- Royal Botanic Garden & Domain
- Australian Botanic Garden
- Blue Mountains Botanic Garden
- Our publications
- Feature stories
- Sulphur-crested cockatoo research
- Aboriginal heritage tour
- Photography workshops return
- Master Plan
- Regulation 2013: Have Your Say
- Botanic Gardens in modern society
- Exotic home-grown honey
- Check out these seedy facts
- Trust scientist researching mint family
- Sculpture by the Sea winner unveiled
- African olive
- Historic Shiraz vines planted
- Lend a helping hand
- Gardens in Focus photography exhibition
- Artist in Residence 2012
- Margaret Flockton Award 2013 exhibition
- Botanic Garden to dazzle Sydney
- Research Visit to New Caledonia
- Community Gardeners Awarded
- Eucalyptus Rust a Major Threat
- Visit to Little Brothers of Francis Hermitage
- Camden Show a Winner
- Estuary Plants
- New facilities for visitors
- Autumn Festival in the Blue Montains
- PlantBank fundraising success!
- Creating a hotspot
- Slow food off the wall
- Dragonís blood tree
- Saving Australiaís threatened rainforests
- Capture the magic and win!
- A significant anniversary
- Gardens' awards
- AnnanROMA Food and Wine Festival
- TomahROMA food and wine fair
- Previous feature stories
- The Botanic Gardens Bicentenary 2016
Dragonís blood tree finds new home
In the past few weeks one of the horticultural teams in the Royal Botanic Garden has been busy transplanting trees. Two dragonís blood trees (Dracaena draco) and a needlewood (Schima wallichii) have found new homes.
One of the dragonís blood trees will be donated to the new dinosaur themed childrenís garden at the Albury Botanic Gardens. This garden is to be featured in an upcoming segment of Gardening Australia.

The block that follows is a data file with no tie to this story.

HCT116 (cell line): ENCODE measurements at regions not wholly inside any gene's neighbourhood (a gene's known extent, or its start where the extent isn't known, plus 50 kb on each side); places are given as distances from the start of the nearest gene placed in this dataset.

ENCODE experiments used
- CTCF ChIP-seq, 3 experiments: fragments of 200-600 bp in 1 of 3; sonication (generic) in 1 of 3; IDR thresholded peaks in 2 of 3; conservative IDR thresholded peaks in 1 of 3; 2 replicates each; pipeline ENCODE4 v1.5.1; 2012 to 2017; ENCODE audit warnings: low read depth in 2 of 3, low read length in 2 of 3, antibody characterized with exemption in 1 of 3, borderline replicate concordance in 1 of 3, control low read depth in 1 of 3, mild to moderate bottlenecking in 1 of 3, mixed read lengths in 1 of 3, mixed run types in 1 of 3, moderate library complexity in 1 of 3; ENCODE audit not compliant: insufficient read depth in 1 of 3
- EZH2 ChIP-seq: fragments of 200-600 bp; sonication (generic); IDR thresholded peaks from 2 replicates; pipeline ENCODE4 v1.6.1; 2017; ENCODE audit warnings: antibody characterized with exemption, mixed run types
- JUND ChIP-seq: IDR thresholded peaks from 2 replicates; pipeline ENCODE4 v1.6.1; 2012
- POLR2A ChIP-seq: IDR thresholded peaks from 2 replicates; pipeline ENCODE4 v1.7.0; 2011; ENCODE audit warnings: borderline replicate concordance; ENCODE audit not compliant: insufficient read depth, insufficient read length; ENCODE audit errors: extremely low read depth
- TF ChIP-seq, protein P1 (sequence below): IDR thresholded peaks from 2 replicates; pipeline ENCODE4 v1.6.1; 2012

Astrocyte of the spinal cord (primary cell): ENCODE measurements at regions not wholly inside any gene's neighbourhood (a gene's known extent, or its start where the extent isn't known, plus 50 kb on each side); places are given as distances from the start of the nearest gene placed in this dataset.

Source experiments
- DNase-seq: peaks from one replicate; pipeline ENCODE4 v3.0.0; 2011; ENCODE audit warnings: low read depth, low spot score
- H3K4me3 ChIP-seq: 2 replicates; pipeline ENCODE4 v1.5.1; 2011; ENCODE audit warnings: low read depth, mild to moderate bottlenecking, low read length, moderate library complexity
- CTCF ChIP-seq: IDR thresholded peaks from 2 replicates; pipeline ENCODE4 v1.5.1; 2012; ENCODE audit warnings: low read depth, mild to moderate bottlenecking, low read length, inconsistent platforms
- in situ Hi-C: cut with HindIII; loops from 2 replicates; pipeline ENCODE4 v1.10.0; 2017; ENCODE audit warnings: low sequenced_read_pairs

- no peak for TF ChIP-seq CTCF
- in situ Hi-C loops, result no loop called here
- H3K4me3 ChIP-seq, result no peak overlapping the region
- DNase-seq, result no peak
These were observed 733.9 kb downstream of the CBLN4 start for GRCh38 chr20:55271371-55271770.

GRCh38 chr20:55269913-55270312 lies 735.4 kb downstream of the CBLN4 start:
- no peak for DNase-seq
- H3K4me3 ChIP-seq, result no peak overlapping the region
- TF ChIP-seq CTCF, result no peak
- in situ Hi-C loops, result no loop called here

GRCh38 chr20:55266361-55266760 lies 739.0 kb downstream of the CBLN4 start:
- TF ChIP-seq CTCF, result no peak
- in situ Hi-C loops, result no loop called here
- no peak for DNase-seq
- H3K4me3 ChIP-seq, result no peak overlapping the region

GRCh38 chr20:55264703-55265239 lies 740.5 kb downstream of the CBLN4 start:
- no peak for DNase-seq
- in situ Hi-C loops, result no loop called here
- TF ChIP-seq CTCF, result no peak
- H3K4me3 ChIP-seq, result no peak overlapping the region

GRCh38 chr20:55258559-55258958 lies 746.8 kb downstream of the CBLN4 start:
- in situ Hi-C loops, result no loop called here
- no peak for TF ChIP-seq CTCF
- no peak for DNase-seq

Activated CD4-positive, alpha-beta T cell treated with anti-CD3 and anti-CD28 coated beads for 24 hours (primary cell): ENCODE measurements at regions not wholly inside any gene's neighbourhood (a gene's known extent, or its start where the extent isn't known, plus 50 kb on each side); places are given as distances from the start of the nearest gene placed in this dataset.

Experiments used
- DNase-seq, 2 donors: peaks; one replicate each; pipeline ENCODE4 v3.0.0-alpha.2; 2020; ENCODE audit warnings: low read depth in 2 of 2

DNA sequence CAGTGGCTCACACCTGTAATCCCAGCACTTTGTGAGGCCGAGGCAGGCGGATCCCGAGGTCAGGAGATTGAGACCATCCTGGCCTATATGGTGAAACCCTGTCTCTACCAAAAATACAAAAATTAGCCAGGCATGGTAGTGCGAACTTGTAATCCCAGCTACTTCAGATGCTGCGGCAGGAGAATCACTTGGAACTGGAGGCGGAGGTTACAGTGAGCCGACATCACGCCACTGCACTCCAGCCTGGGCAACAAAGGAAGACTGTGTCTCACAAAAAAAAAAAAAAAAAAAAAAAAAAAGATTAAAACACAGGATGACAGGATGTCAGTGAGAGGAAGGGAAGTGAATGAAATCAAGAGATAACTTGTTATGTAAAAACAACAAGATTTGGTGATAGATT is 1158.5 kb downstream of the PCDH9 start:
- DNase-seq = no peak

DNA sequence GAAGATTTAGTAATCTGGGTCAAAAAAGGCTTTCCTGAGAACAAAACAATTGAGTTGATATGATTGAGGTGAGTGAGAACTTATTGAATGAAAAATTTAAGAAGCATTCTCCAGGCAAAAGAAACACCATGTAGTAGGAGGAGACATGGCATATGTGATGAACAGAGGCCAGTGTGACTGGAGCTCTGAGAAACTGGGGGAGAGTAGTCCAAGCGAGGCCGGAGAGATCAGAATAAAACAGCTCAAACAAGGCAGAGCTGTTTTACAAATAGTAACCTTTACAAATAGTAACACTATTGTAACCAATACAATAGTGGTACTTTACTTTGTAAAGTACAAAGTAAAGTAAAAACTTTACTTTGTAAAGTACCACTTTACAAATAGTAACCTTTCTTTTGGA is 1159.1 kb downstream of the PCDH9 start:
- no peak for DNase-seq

The second dragonís blood tree, one of two that will frame the entrance to the Rose Garden on Macquarie Street, is currently in the Royal Botanic Garden nursery and will remain there until it forms a self supporting root system.
The dragonís blood trees were grown from seed obtained in the International Seed Exchange Program (between botanic gardens) on 22 August 1995, from the University of Coimbra Botanic Garden in Portugal. The seed was collected on Madeira (North Atlantic Ocean) where only a few wild trees remain.
The needlewood was transplanted from near Victoria Lodge (bed 110) to next to the Main Pond (bed 89c). This tree has been sponsored in honour of the many yearsí service to the Trust of former Foundation Director Pauline Markwell. The sponsorship was made possible through the generosity of Mr Leon Fink, a very generous benefactor of the Trust.
Needlewood is an important and interesting tree within the collection. This attractive evergreen tree is from subtropical and warm-temperate regions of Asia. A member of the tea family Theaceae, Schima is closely related to Gordonia. Needlewood blooms in late summer with a display of fragrant white flowers. The bark is said to be a skin irritant. The hard durable timber is used for fence posts, beams and boards for house construction. The leaves and roots are used to treat fevers and the bark is sometimes used for intestinal worms.
Though little known in Australia, the needlewood would make an ideal ornamental tree. The fragrant white flowers could easily complement many garden landscapes.
The seed for this tree was collected by former Trust staff member (and now honorary research associate) Tony Curry in October 1993. The collection site was 100 m below the summit of Mount Baojiao Zai in Guangxi Province China. There are needlewoods growing at the Blue Mountains Botanic Garden, Mount Tomah but this is the only example planted out in the Royal Botanic Garden.
To help with transplant shock and to protect the tree from the summer sun, the landscape team have erected a shade sail above the tree. It is anticipated that the shade sail will remain in place until late May 2013.